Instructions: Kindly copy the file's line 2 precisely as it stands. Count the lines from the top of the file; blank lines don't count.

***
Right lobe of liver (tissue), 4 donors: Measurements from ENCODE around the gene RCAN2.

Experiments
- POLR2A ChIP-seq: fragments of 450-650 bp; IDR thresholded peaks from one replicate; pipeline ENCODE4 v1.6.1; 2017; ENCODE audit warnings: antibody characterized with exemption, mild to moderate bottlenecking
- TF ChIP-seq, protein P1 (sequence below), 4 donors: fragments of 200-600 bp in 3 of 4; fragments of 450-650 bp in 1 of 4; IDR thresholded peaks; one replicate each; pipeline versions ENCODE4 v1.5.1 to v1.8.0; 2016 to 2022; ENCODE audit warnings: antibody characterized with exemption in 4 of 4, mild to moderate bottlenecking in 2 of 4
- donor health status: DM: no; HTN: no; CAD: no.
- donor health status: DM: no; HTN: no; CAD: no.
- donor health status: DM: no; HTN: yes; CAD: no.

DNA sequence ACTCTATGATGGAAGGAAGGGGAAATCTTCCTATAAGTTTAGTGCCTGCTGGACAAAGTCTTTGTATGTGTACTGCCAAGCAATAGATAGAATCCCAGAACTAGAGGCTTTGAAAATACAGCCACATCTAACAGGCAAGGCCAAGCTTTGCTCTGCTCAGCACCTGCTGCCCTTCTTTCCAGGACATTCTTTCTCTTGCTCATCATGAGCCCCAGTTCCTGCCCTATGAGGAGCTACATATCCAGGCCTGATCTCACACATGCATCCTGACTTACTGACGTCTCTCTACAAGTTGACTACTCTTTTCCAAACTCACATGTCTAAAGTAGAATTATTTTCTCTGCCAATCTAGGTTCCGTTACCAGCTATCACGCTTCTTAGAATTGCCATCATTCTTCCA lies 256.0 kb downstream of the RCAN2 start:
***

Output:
Experiments